RE: Self-Signed Test Certificates and signing SHIMS for Add-Ins



Hi jojobar,

Thanks for your feedback.

Certificate is just a file which can pass the valid public key to the user.
The key point is that how can we be sure that the public key in the
certificate is the one from the correct owner. This is done by encrypting
the public and other information in the certificate with *issuer*'s private
key.(we can ensure this by using *issuer*'s public key to decrypt the
certificate, which should be OK). Then the problem lies in how can we trust
the *issuer*, so we will get a chain of certificate on our machine. In the
top, we will get a root certificate, which is signed(issued) by well-known
certificate issuer(certificate authority), such as VeriSign or Thawte. If
not, we can not be sure that this certificate chain can be trusted, and we
can not trust the public key in this certificate.(It may come from some
other bad person...)

Ok, enough background information. Let's back to your problem. There is no
definite definition for "test certificate", but we can get some information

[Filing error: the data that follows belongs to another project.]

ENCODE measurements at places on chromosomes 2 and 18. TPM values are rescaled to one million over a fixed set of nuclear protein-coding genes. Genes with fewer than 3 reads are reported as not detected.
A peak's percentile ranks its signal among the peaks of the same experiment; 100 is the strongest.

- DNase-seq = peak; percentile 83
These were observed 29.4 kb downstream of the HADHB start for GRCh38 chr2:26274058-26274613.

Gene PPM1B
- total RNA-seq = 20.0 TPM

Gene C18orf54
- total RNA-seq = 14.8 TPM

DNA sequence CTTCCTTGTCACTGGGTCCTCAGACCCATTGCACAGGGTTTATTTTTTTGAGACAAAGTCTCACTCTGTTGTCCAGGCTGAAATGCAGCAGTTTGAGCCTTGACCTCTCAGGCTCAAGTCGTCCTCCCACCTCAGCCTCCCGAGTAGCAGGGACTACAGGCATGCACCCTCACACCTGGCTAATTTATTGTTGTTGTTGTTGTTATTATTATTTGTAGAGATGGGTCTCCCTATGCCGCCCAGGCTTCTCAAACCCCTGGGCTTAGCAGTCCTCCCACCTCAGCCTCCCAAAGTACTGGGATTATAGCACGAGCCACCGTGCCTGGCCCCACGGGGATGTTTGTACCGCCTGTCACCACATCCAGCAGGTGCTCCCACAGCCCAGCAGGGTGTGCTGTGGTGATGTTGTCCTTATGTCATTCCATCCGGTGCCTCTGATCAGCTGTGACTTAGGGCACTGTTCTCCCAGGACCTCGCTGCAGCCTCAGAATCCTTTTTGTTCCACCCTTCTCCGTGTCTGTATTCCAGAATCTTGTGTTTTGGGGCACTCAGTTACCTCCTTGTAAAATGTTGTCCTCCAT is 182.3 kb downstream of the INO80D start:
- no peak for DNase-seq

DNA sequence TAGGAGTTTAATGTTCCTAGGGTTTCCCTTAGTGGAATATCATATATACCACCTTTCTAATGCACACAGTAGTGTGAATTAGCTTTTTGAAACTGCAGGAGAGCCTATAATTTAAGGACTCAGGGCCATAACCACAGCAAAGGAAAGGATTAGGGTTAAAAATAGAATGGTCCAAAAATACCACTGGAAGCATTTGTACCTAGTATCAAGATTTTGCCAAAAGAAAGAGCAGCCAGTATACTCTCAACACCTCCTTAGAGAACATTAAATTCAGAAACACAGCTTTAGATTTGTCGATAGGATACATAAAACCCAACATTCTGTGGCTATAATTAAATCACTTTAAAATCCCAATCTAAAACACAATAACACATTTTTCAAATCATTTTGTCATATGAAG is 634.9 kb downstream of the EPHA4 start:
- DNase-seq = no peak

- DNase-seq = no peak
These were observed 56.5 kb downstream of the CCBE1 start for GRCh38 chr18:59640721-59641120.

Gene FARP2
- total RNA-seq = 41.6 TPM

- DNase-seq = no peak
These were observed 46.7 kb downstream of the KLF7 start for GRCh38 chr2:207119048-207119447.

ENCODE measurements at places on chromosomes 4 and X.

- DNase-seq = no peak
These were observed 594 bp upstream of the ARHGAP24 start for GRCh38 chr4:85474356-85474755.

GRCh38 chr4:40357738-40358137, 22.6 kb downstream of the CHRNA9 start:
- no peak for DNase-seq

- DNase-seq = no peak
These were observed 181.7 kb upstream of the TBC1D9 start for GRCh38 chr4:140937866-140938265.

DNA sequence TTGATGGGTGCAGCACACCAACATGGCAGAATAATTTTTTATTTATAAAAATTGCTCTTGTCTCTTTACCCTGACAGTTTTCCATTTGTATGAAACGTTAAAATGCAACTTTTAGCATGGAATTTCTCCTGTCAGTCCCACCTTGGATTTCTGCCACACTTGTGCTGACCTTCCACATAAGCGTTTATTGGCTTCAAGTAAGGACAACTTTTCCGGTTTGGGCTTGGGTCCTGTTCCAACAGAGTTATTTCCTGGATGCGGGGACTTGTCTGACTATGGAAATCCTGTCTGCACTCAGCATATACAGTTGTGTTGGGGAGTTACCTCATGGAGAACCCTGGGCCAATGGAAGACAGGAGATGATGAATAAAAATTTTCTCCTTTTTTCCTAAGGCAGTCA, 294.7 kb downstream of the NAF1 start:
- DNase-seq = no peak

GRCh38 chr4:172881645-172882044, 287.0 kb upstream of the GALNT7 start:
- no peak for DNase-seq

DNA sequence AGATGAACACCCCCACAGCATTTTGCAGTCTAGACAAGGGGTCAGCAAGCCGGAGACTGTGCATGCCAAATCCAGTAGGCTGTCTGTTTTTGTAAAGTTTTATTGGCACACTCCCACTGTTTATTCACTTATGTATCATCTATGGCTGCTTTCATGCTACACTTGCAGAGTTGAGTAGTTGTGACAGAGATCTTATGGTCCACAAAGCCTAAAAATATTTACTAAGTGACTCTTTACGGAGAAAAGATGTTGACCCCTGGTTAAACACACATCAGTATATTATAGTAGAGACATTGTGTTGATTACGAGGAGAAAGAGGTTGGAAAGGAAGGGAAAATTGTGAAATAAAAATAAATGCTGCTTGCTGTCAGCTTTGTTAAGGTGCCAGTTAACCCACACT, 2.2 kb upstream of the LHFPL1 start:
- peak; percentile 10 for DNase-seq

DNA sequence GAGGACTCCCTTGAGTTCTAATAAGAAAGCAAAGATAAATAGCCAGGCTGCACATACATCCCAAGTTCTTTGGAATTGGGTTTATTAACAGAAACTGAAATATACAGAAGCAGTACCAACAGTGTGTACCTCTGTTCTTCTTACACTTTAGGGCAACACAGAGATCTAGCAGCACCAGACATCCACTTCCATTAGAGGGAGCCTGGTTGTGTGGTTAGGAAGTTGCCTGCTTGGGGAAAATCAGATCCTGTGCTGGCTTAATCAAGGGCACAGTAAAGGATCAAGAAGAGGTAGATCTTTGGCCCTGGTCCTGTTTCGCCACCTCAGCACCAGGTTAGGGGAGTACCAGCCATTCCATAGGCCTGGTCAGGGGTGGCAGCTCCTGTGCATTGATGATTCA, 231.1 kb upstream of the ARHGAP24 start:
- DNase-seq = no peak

from the tools generating "test certificate":
The MakeCert tool creates an X.509 certificate, signed by the test root key
or other specified key, that binds your name to the public part of the key
pair.

So we can see that for test certificate, it does not care about the
certificate chain, it uses some "test root key" to sign the public key in
the certificate. So it is not signed by a valid CA, and can not be trusted
by any client machine.(How can a client machine trusts a certificate signed
by a random key... :-) )

If you use makecert.exe to generate a *.cer file, you can double-click it,
then in the popup dialog, you will see the certificate path, and other
information.

For Word add-in side issue, I think this is because you uses a non-trusted
certificate(sure, because it is a test certificate). I suggest you go and
obtain a trusted certificate then do some test with it. For more
information regarding obtaining a valid certificate, you can get some
information in "Obtaining Certificates" section in the article below:
"Secure Sockets Layer: Protect Your E-Commerce Web Site with SSL and
Digital Certificates"
http://msdn.microsoft.com/msdnmag/issues/01/04/SSL/

Hope this helps

Best regards,
Jeffrey Tan
Microsoft Online Partner Support
Get Secure! - www.microsoft.com/security
This posting is provided "as is" with no warranties and confers no rights.


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